Now at the multilateral level, once the new Optional Protocol to the International Covenant on Economic, Social and Cultural Rights has entered into force, individuals will have the possibility to present complaints against States that have allegedly violated their right to water. It will be then the Committee on Economic, Social and Cultural Rights – that has issued the General Comment on the Right to Water and who considers this right to be enshrined in the Covenant – that will adjudicate these cases. This can give rise to important developments not only at the international level but also, and most importantly, at the national level.

Part 2: Interview with Kerubo Okioga, COHRE Kenya: Implementing a HRBA to Water Sector Reform in Kenya

1- What are the recent developments in the Kenyan water sector?

The water sector in Kenya has been undergoing large scale reforms in the last 6 years, spearheaded by the Water Act of 2002. The main objective of the National Water Policy was to establish an efficient and effective institutional framework to guide development and management of the water sector. It also called for de-centralization of operational activities from the central Government to other actors, including local authorities, the private sector and increased involvement of communities, to improve efficiency and sustainability in service delivery.

With the passing of the Water Act and consequent water sector reforms, the Government committed itself to adopting a human rights based approach in the water sector. In 2007, the Ministry of Water and Irrigation (MWI) declared that human rights principles, together with the MDG orientation, shall guide the water sector reform process in Kenya.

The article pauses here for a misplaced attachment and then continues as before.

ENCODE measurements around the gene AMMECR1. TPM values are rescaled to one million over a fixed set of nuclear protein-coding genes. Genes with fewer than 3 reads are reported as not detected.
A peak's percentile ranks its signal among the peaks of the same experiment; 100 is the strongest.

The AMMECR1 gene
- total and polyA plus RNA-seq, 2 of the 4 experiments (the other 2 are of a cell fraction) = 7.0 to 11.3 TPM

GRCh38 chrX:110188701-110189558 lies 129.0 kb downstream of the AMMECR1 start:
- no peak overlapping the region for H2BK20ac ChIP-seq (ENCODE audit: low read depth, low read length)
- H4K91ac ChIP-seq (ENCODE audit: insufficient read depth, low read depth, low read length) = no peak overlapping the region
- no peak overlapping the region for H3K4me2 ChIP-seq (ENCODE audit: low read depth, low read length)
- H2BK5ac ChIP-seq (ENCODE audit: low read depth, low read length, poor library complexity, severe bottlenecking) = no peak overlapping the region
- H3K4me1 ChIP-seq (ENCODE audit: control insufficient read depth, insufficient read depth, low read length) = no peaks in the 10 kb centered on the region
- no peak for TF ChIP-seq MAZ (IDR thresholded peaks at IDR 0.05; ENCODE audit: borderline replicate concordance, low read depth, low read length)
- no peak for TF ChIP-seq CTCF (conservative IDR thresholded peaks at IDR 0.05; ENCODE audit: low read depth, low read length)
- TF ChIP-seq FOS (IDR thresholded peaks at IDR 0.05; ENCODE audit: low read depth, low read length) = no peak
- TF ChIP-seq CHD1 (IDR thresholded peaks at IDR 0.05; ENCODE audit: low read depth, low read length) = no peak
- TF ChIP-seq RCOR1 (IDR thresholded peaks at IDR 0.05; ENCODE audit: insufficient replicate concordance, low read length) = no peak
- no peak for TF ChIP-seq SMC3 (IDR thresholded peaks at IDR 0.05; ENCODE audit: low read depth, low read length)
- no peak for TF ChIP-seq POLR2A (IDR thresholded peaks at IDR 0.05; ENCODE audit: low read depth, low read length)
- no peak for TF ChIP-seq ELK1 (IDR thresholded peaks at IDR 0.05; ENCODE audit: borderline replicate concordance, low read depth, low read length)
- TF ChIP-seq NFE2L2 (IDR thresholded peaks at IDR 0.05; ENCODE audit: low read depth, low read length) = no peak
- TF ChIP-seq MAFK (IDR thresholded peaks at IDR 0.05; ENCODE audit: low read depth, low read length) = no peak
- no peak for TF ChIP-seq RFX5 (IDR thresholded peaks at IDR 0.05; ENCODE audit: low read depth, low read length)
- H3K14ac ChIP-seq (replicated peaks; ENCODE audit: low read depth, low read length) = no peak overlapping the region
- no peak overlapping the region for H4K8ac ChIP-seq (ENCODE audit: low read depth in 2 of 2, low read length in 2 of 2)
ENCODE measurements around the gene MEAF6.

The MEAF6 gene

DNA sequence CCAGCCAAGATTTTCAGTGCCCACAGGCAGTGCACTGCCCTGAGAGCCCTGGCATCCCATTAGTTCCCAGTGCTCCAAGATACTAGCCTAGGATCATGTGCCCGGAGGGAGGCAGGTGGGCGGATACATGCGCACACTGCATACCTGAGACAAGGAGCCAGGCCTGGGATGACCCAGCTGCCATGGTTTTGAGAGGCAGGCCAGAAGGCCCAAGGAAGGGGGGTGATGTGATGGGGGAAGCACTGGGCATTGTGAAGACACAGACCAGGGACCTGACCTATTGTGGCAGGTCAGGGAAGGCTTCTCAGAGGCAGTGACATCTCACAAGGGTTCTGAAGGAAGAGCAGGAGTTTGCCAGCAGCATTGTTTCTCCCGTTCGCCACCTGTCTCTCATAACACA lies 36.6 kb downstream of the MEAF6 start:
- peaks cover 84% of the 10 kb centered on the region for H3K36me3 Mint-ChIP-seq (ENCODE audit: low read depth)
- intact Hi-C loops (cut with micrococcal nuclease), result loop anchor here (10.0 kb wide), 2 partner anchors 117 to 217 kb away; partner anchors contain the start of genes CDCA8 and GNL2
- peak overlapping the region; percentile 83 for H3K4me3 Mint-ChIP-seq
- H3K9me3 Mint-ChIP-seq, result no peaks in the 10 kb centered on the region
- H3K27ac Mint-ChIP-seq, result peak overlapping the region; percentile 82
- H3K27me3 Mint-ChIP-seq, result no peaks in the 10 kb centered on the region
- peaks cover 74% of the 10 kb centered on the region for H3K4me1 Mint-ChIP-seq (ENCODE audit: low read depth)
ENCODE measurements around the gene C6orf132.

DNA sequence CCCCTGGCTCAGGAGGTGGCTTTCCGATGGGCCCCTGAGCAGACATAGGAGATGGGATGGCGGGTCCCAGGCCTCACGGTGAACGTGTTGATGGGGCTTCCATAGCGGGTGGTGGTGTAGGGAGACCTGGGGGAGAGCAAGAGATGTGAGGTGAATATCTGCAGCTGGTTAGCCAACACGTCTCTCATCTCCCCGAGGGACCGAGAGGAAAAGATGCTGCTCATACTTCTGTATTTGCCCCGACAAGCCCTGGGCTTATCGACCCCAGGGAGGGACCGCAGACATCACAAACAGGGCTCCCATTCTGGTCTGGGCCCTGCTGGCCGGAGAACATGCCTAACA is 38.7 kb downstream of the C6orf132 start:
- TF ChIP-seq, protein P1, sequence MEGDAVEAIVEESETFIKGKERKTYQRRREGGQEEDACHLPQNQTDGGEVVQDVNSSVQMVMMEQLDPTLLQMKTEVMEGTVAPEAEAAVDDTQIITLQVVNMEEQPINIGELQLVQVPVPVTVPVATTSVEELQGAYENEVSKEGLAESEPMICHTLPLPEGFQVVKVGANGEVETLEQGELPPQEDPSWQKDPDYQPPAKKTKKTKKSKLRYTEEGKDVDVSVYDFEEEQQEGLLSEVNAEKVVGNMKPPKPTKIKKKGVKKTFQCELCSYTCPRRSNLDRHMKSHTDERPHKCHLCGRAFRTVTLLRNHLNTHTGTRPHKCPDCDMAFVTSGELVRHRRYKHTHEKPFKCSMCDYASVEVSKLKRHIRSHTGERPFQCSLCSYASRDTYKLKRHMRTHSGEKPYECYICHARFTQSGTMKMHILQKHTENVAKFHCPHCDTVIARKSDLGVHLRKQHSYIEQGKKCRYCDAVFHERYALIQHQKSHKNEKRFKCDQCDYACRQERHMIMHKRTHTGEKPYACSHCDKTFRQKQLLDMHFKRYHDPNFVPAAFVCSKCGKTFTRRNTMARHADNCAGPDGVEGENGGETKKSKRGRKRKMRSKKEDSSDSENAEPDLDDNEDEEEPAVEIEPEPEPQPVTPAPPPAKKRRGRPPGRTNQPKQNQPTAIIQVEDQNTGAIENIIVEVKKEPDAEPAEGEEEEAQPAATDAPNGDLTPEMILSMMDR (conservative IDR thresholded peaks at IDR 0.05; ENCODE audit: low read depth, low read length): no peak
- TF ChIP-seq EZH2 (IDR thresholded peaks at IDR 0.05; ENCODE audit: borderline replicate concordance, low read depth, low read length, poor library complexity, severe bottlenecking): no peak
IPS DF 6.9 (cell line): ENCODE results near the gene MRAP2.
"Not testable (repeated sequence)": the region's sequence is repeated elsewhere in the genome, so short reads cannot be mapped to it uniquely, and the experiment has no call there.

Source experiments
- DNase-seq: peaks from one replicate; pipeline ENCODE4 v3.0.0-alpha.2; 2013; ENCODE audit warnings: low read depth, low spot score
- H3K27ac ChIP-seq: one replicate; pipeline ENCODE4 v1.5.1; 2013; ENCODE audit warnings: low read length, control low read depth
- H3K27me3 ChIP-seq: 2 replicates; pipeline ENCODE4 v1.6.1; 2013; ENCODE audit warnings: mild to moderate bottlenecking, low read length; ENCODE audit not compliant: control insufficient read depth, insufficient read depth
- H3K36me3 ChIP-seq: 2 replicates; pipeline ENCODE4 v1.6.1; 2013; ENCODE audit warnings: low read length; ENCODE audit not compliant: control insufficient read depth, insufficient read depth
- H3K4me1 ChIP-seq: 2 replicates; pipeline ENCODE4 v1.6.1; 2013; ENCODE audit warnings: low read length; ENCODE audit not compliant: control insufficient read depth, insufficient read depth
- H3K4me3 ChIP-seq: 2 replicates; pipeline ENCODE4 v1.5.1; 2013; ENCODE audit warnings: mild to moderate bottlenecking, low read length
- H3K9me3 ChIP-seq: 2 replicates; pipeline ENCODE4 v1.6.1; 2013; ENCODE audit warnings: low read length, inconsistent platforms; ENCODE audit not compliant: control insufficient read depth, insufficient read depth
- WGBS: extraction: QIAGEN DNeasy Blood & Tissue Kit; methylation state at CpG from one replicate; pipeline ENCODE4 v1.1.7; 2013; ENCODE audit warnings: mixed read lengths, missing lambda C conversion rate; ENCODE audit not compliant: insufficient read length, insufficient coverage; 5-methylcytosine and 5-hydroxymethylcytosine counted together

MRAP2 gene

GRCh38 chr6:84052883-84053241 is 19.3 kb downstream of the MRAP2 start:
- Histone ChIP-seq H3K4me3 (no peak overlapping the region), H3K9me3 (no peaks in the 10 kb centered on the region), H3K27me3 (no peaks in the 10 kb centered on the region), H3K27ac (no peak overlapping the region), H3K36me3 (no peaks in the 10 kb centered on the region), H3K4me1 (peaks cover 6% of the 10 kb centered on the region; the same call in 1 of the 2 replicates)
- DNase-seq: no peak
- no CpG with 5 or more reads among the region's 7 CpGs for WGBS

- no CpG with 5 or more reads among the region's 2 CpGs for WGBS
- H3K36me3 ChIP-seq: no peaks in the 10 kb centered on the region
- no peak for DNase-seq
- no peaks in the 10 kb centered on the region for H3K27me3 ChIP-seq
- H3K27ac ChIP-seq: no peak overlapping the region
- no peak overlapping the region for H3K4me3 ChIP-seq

2- How has a human rights based approach impacted your work on improving access to water for all?

The Government’s commitment to adopting a human rights based approach (HRBA) in the water sector has led to a dramatic change. From a sector completely separated from the people to one where for the first time, the government is talking to its people.

From my perspective, the most important principles of a HRBA are those of equality, non-discrimination and participation.  These have had an impact on the water sector in the following ways:

Participation and non-discrimination

  • Including the poor in decision making:

Previously, participation was very removed from the normal way of doing business; Governments would only dialogue with “important people”- donors and private actors. Now the poor can no longer be ignored.

There is a constant flow of information from the authorities to the people. For instance in 2008, the Nairobi City Water and Sewerage Company, the water service provider for Nairobi, formed an informal settlements department to exclusively  deal with the expansion of water and sanitation services to the informal settlement and ensure consistent information exchange between the residents and the company.

At the national level the Government through the Ministry of Water and Irrigation has facilitated a number of multi-stakeholder forums and conferences.

  • Fighting corruption

Inclusive participation is also critical for combating corruption, which is a big issue in Kenya.  Water sector institutions have developed complaint mechanisms that have increased community monitoring of services. The accountability of water sector institutions is demanded through the development and enforcement of regulations that comply with human rights standards. In Kibera informal settlement, for instance, there have been increased reports being made to sector institutions on illegal water connections run by cartels and in some instances influential local leaders.

However, these mechanisms are effective on paper only. When people make complaints, often, there is no action. Yet, at least people are aware that they are entitled to a certain level of service, from whom to demand the service and where to forward complaints or recommendations. With this knowledge the people are able to monitor service provision and recognise inconsistent implementation by sector institutions of the right to water.

Despite this challenge, it is still a huge step for the Government to make this commitment. The HRBA has provided tools and principles to enable the Government to move away from political rhetoric and focus on addressing underserved and un-served areas that had been historically excluded.